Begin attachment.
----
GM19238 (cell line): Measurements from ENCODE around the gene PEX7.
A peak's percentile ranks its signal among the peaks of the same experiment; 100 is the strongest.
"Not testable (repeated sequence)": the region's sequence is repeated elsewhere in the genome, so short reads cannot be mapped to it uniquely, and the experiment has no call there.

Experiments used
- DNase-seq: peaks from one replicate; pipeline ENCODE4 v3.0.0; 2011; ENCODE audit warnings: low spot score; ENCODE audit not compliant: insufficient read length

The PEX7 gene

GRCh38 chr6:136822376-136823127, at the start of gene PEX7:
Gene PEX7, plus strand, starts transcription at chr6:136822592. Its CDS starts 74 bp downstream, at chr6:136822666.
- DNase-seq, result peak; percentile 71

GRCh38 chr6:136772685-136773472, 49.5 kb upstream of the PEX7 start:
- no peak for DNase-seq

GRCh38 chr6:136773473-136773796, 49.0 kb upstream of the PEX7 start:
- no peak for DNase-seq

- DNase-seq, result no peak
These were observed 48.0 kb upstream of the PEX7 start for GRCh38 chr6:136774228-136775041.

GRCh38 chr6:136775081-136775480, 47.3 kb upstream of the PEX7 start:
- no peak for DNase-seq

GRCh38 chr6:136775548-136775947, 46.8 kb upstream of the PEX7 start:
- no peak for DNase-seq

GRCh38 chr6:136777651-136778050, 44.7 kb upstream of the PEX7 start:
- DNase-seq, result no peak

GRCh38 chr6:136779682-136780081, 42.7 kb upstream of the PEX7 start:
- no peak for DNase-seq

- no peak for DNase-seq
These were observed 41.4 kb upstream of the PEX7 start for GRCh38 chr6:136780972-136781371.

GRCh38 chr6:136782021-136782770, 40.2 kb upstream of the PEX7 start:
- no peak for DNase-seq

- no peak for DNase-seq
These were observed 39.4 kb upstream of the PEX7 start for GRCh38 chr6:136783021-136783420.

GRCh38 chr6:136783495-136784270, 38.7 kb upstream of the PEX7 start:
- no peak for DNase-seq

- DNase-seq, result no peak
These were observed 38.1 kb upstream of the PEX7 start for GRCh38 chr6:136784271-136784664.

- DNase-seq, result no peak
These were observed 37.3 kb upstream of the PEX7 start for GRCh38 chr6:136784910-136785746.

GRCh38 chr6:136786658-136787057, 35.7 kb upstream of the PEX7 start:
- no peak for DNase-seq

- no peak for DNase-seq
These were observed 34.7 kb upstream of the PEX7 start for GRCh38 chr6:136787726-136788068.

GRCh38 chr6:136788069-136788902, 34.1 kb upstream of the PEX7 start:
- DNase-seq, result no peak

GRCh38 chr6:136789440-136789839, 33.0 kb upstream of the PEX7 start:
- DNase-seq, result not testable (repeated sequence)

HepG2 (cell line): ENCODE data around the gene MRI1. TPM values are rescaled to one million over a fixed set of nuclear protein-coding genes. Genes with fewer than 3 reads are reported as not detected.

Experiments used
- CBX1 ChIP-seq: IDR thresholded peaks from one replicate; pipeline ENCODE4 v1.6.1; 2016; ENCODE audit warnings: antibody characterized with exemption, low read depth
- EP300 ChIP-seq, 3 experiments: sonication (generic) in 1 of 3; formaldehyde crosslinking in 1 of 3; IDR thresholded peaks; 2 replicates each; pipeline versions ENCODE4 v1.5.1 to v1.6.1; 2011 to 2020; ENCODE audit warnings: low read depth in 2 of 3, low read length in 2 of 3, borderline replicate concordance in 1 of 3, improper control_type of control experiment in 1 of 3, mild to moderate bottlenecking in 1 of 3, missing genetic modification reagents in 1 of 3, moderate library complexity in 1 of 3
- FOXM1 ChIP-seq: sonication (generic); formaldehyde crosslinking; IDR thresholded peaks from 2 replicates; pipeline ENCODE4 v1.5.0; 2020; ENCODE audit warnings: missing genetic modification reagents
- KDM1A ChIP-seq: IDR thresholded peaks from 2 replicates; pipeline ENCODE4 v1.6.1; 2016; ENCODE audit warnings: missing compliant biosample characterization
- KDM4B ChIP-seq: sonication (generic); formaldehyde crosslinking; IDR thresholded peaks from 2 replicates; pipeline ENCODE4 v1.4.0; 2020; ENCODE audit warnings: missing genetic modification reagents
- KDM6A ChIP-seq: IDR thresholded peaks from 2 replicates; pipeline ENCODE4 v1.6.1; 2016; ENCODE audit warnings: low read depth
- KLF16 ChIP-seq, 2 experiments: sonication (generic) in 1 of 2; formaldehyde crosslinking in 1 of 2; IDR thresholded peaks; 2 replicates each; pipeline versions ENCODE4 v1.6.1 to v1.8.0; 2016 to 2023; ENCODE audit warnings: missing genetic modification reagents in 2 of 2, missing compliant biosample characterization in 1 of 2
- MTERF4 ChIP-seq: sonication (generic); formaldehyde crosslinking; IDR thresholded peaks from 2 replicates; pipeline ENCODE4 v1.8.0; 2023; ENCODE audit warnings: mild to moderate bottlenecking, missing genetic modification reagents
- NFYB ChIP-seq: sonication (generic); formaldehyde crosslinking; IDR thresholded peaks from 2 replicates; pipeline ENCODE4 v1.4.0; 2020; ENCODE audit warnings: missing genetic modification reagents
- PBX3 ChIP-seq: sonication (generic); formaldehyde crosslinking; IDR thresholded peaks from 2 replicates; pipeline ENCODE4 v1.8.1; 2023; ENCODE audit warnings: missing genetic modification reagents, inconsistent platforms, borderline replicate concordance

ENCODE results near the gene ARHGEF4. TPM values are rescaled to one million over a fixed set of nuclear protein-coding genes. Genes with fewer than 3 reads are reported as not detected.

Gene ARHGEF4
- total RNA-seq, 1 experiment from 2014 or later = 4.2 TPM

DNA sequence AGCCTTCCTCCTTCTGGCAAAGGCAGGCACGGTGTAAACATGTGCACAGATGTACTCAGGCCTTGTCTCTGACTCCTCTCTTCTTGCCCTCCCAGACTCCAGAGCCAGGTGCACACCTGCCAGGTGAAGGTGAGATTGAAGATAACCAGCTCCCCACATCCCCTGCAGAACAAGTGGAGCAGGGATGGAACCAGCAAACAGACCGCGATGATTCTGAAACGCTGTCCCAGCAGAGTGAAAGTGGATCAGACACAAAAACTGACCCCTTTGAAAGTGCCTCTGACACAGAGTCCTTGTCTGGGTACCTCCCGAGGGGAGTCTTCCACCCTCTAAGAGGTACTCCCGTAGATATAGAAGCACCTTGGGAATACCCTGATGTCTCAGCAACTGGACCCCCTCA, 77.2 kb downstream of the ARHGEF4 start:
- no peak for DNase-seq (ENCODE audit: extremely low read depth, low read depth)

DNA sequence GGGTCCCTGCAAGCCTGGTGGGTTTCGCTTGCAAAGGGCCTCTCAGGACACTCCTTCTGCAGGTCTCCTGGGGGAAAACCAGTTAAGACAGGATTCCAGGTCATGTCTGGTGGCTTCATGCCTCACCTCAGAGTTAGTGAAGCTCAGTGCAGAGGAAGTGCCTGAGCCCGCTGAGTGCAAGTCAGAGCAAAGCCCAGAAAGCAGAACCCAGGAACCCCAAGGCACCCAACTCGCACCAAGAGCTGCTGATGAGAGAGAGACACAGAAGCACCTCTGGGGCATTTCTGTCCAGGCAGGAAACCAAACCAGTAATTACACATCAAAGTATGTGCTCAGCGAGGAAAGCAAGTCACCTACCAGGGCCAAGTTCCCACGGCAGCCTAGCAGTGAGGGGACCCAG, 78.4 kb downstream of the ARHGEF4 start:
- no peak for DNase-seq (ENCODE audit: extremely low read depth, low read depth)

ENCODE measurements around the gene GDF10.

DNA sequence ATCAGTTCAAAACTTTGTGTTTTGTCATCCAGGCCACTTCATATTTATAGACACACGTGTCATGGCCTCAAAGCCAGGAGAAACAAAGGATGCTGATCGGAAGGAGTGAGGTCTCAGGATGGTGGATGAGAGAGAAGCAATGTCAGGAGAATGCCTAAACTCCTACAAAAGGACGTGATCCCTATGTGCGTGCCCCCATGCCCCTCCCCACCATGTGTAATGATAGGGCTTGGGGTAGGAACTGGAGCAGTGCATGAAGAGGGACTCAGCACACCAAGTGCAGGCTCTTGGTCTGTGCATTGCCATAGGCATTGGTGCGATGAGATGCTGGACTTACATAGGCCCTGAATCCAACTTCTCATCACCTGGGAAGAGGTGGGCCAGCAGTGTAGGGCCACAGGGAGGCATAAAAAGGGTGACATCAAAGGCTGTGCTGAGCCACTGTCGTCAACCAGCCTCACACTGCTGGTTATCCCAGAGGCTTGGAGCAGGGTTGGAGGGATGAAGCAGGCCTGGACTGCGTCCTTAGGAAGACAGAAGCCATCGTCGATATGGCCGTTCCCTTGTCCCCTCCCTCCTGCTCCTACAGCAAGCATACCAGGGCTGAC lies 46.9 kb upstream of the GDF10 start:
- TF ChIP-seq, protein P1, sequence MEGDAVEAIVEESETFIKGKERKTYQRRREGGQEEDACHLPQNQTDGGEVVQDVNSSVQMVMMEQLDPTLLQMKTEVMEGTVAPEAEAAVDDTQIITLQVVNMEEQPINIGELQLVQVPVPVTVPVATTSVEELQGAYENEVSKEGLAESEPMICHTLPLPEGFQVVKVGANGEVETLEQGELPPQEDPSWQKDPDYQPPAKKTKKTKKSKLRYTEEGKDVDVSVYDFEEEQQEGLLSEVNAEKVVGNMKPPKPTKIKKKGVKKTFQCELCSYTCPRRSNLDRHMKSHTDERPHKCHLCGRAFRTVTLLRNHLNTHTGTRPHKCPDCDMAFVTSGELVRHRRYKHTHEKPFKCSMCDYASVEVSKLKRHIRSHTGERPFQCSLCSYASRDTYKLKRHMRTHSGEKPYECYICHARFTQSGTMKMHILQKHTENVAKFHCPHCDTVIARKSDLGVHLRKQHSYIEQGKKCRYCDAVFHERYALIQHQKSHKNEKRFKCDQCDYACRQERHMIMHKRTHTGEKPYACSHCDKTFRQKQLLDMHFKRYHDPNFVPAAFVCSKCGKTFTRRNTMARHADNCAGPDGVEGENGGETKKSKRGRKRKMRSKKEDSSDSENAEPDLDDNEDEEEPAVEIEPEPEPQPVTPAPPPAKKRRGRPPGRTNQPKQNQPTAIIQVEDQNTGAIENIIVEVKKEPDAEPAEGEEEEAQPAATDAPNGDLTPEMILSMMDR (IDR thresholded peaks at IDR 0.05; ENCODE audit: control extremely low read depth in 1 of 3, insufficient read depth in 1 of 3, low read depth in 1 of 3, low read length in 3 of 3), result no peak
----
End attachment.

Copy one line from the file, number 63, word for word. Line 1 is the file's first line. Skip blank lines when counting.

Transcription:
ENCODE measurements around the gene GDF10.